Good morning! It’s been a while since I’ve updated this blog. Where have I been? Let’s see… We’ve moved to Kansas! Yeah! In the spirit of our new state, my first blog post here will be of the gorgeous sunflowers we’ve seen out at Grinter’s Farm in Reno, KS, off Hwy 24-40, between Tonganoxie & Lawrence. I made a few trips out there in early September, to photograph the flowers at sunrise, and to bring a small group from my photography club.
Before bringing a group out to the farm, I scouted it out for myself early one Sunday morning. Wow, was that an exercise in patience and persistence! Waiting for the sun to rise wasn’t so bad, really. After dragging all my gear (camera bag, drone back pack, rolling bag with crystal balls and other goodies, and step-ladder) into the middle of the front field, sitting among the quiet, graceful flowers was actually quite peaceful. I even made two new photographer friends as we waited, ladies who were also out before dawn to capture a few sunrise photos!
Yes, I’ve started a photography club! My Coffee and Cameras group is a sub-club of the Fort Leavenworth Spouses’ Club. Since I’ve just moved up here, the outing to see the sunflowers was the first meeting I’d had with our group members. The sunflowers simply wouldn’t wait for me to finish unpacking and get organized first (uh… Me, organized?). We met up, drove out, and had a FUN time! Once again I dragged out all my bags, and we took the standard photos, crystal ball photos, even played a little with some maternity shots (thank you to our guest model!), and everyone had a hand at flying the drone, too!
Collage from Field Trip to Grinter’s Farm, Sept. 7, 2016.
There are still sunflowers blooming at Grinter’s Farm, and at Schwinn Produce Farm in Leavenworth, KS. I’m not heading back out this year, though, as I still have more unpacking to do, painting of walls, doctor appointments to make, and much more fun already filling my calendar. Until next year, I’ll just keep playing around with the photos I’ve already taken, cleaning some up, and prep some pieces for canvases to be hung in our new home.
Ahhh… From Texas bluebonnets to the sunflowers in Kansas, flowers have definitely made our moves much more fun. Below is my first ever short GoPro video, shot from my 3DR Solo drone. Enjoy! 🙂
This is a test post, using an older Ricoh Theta 360 photo (1st generation Theta camera). I am testing the capability of embedding the code into my WordPress site. Hopefully it works! I will test it on different browsers, and on my Android mobile. I don’t have iOS products. If someone could try it out on their iPhone and tell me if it works, I would be most appreciative. 😉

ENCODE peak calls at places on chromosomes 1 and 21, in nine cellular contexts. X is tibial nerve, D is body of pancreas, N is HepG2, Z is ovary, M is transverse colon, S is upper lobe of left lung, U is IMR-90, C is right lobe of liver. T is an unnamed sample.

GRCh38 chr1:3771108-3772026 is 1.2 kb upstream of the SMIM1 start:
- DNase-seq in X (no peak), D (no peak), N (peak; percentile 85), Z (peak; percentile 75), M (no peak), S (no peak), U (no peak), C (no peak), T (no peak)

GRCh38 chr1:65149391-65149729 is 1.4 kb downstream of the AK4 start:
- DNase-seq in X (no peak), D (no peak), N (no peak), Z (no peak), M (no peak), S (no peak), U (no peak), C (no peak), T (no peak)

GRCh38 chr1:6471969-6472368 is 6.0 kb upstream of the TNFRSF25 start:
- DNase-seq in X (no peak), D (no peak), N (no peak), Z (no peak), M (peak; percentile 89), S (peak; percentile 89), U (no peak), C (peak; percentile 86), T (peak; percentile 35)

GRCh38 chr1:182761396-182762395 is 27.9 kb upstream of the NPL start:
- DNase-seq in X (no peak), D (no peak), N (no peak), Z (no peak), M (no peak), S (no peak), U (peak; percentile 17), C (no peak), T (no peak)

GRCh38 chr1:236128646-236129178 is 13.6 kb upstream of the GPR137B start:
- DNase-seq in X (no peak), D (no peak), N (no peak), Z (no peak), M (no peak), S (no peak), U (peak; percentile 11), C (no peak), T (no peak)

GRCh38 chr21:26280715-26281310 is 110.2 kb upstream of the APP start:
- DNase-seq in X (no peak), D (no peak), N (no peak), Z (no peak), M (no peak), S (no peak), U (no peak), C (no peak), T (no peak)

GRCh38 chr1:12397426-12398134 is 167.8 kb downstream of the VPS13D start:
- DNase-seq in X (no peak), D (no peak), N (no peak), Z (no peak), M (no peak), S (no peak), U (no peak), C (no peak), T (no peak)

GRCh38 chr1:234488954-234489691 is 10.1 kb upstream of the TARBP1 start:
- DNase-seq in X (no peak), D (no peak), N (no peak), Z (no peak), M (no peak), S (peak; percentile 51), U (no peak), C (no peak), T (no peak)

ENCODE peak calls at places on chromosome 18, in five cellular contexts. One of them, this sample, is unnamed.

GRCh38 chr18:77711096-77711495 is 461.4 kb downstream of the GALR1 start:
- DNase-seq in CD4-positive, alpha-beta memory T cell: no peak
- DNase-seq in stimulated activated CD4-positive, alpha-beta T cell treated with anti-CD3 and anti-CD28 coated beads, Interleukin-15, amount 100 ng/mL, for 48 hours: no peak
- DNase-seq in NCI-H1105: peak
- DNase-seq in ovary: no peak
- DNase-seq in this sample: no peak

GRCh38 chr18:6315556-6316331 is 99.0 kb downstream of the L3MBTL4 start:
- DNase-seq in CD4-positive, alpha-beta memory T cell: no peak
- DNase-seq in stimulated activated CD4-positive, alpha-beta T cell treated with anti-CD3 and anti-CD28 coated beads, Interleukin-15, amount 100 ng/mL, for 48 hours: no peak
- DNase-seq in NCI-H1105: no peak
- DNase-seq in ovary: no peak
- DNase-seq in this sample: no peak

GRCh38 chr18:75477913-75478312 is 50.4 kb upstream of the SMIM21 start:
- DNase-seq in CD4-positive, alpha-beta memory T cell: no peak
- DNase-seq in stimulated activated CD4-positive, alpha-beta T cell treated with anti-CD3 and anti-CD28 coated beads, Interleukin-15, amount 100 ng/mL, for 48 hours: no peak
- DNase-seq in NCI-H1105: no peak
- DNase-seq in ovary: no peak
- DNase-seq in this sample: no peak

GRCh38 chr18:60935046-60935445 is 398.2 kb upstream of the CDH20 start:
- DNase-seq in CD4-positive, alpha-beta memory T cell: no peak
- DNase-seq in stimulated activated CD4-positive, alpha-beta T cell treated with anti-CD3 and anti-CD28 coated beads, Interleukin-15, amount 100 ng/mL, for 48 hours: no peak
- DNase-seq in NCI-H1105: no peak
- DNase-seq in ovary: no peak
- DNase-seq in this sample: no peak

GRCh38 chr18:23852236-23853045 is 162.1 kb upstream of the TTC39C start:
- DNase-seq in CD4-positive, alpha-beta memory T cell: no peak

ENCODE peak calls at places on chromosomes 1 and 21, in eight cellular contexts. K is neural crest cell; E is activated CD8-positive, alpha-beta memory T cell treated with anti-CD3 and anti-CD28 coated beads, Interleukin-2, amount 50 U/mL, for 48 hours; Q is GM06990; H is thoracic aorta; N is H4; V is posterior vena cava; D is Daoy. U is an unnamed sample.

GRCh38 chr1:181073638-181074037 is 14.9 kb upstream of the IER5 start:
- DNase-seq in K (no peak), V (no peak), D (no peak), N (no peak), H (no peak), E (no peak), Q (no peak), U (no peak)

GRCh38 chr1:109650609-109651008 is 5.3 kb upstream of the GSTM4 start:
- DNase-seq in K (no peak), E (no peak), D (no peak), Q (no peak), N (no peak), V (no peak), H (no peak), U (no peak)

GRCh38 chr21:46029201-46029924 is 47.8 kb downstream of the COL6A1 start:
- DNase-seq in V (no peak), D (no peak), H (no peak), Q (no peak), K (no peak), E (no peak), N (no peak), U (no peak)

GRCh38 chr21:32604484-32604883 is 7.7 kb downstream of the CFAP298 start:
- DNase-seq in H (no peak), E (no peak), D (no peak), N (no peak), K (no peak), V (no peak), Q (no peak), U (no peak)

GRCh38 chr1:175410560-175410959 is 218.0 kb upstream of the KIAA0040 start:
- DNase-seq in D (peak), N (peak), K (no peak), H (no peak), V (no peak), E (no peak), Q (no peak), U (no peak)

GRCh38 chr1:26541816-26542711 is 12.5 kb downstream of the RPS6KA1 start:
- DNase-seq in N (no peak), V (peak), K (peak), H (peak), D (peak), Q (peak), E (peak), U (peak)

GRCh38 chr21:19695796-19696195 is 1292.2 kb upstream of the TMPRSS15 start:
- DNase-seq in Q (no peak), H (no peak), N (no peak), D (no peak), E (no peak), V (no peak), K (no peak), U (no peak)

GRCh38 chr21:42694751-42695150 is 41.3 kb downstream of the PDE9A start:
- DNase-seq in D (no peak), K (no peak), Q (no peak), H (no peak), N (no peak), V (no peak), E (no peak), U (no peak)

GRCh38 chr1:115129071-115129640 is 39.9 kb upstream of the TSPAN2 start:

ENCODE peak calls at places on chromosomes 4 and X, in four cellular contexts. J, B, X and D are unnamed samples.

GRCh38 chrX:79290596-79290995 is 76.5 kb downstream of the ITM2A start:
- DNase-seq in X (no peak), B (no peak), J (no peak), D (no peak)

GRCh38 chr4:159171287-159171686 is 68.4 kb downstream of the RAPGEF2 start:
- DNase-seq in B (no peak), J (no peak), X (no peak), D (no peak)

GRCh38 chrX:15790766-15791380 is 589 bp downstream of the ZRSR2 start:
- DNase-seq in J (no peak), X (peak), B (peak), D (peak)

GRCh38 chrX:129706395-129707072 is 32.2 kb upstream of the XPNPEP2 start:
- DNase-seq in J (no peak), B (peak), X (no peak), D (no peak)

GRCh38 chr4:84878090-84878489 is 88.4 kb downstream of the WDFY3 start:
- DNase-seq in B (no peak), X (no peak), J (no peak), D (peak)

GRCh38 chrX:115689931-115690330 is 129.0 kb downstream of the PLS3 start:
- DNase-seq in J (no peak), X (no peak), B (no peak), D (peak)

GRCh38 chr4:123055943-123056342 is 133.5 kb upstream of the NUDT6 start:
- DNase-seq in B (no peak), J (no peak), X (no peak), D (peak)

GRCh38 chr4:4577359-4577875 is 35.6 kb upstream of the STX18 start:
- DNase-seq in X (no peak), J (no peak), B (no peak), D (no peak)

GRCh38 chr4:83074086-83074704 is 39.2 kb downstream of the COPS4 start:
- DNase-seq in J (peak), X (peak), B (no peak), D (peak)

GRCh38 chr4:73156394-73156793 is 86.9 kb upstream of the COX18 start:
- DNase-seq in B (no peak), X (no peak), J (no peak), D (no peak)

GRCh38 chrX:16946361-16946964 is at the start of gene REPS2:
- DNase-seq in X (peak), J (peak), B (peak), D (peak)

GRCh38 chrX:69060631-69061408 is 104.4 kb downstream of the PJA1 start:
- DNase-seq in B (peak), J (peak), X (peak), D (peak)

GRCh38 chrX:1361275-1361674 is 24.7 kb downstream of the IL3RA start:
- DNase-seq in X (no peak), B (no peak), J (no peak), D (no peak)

I’m excited about the soon-to-be-released Ricoh Theta S camera, with improved 360 photo and 360 VIDEOS! Photography FUN!
I am personally heartbroken by what has happened in Nepal. Anyone who’s followed my photography for a while knows I’ve traveled there a few times, and have fallen in love with the country and people of Nepal.
I’ve been going through my photos, remembering the people I’ve met and the places I’ve seen in the Kathmandu Valley. Fortunately, I’ve heard from my friends in country, and they are all okay. Unfortunately, the disaster is widespread, with many lives lost and people injured.
Here is a photo of Kathmandu Durbar Square, created on my second trip in March, 2013:
The loss of lives and destruction of the Nepali infrastructure is absolutely astounding. Please consider helping support the people of Nepal by contributing funds to organizations which are providing resources such as water, food, shelter, medical care and other supplies to the Nepalis. Here are a few links with more information on how you can help:
I am honored that my Key Bridge photo was published on page 106 of the Baltimore Magazine’s May 2015 issue. How exciting! I’m a huge fan of this magazine, the layout and content. This is the oldest city magazine in the United States, which I believe has been in publication since 1907. Very cool!
Shortly after I started this website I was hired by the Killeen Daily Herald as a freelance photographer. I very much enjoy working for KDH, and have met some great staff and other freelancers there. To see a range of my photography work for the paper, CLICK HERE.
While I like photographing for the daily and weekly newspapers, I’m also thankful to be contributing to the monthly publication Tex Appeal. To see the latest issue, including my photo on the cover and several stories inside, CLICK HERE, or as embedded here:
I hope to continue working for the newspaper, but am looking at some new photography projects now, too.
While I’ve been busy the last few months, I’ve re-committed my time to this website and will post here more regularly in the future. Stay tuned for more wonderful KLMarkert Photography! 🙂
I’m sorry for not posting in a while! There wasn’t much time in Nepal to create posts (we were having too much fun!). When I returned, jet lag hit me HARD. Then between my children and starting work back up, I haven’t made time to sit down and write out a post. My plan is to fully process my Nepal photos, then write posts based on some wonderful experiences we had over there. Woo hoo!
In the meantime, here are slide shows of the Nepal photos I’ve processed so far. I have five more days of photos to process, and hope to finish them as soon as possible. Enjoy! 🙂
This has been a most interesting rest stop! I stick out here. Not sure if it’s because I’m the only blondie, or the Santa hat. Tough call. Finally found someone who could not only speak English, but helped me get online! Yeah! I can’t get on Facebook, gmail, or many other sites, but somehow pulled this one up. Found duck here, but, uh… opted out of eating it. Had some goose noodle soup instead. Again, interesting. 😉 I’ll see if any pics can be added to this post.
Next flight leaves in a bit. I’ll head to the gate after posting this. I had a window seat out of Kathmandu, and absolutely stunning views of the mountain ranges! Just magical. We hung a left after Mount Everest, then on into China. And yes, I really did high five Santa on the way out, too. 😉